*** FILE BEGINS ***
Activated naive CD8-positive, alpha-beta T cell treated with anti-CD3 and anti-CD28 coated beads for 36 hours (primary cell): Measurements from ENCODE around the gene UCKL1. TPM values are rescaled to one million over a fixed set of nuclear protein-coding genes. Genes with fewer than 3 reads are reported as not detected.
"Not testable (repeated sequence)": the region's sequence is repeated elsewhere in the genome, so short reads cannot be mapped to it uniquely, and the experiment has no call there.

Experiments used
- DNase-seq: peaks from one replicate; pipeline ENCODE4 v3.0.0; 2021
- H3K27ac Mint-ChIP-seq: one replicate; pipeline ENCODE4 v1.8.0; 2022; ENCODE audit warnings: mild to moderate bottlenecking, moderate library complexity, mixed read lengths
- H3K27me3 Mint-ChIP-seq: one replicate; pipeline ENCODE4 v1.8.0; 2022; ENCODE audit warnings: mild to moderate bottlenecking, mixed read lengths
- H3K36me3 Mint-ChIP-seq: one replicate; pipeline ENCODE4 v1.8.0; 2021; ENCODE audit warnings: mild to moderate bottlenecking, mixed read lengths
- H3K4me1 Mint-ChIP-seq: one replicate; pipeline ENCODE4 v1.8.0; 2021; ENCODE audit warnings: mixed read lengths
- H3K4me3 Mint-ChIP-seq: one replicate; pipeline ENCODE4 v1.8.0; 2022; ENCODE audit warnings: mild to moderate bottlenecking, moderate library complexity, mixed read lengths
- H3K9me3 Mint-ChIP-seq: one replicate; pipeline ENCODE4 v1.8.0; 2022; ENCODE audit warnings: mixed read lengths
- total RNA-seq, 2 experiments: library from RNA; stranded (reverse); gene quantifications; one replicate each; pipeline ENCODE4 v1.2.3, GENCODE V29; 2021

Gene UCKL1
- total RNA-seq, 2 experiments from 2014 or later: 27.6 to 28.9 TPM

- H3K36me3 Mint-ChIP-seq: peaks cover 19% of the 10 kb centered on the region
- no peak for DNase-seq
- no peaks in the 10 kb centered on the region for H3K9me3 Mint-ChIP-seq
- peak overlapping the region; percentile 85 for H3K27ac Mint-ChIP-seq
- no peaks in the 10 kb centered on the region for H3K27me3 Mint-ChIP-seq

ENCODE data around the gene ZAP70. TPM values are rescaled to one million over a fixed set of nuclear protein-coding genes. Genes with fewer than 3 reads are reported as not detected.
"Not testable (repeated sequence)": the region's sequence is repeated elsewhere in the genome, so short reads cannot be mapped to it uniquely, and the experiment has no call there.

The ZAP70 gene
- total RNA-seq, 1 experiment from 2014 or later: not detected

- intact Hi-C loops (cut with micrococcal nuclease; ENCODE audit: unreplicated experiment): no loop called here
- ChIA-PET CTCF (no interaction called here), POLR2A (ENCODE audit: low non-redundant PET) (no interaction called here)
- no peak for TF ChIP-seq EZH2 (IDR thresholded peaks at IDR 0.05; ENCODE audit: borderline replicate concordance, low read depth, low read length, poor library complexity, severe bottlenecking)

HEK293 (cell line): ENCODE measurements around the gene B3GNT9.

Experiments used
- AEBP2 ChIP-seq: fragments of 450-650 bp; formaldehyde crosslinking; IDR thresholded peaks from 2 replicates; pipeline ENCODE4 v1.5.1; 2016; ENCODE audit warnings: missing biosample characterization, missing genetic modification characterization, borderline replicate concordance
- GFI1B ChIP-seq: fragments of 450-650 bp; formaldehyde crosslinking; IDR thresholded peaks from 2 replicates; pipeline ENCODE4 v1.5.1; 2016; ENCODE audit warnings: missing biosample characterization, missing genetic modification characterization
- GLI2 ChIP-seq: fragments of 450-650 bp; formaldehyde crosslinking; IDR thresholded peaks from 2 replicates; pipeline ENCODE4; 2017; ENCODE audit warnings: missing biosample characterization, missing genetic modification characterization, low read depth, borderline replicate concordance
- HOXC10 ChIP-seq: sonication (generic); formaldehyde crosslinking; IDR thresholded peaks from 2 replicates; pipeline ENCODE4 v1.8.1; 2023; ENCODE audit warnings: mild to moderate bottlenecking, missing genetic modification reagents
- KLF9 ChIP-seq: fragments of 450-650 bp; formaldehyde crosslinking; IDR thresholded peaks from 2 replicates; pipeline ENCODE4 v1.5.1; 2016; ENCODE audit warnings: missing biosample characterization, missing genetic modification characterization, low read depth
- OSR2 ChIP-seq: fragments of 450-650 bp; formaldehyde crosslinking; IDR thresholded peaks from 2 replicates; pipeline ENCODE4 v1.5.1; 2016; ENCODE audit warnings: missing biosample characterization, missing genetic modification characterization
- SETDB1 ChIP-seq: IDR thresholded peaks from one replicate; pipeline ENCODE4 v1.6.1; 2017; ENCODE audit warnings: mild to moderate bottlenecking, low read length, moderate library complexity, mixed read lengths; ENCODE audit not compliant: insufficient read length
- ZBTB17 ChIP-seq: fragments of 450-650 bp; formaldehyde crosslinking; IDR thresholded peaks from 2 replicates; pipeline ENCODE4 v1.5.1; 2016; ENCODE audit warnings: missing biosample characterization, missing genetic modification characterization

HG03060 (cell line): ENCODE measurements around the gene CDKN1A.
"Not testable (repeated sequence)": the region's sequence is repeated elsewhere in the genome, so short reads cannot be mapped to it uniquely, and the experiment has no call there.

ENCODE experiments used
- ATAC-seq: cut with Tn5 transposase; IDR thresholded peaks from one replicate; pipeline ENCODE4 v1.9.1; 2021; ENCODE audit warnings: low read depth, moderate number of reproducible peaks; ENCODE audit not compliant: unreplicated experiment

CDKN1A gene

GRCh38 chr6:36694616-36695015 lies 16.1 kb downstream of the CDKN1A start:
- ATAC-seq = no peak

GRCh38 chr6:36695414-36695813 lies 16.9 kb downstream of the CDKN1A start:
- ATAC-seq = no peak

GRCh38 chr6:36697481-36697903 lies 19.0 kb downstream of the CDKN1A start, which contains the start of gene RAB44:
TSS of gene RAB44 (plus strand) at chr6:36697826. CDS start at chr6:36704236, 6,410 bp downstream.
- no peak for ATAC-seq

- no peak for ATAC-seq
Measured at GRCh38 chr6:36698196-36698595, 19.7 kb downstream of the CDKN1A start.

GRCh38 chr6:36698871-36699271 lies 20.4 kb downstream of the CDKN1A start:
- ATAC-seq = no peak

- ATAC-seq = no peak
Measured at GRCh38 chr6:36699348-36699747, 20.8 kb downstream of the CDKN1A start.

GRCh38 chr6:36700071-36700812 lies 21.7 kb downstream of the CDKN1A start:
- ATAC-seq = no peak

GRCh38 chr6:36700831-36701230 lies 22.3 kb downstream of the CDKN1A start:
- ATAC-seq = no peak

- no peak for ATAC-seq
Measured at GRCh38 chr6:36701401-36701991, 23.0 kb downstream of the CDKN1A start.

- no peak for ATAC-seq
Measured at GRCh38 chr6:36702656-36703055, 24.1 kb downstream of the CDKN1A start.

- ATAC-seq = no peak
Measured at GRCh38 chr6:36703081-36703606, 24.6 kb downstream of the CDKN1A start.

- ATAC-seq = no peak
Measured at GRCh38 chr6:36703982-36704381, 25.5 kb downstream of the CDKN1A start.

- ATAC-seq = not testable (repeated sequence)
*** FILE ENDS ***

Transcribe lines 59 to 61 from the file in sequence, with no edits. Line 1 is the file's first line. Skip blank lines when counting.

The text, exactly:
Measured at GRCh38 chr6:36701401-36701991, 23.0 kb downstream of the CDKN1A start.

- no peak for ATAC-seq
Measured at GRCh38 chr6:36702656-36703055, 24.1 kb downstream of the CDKN1A start.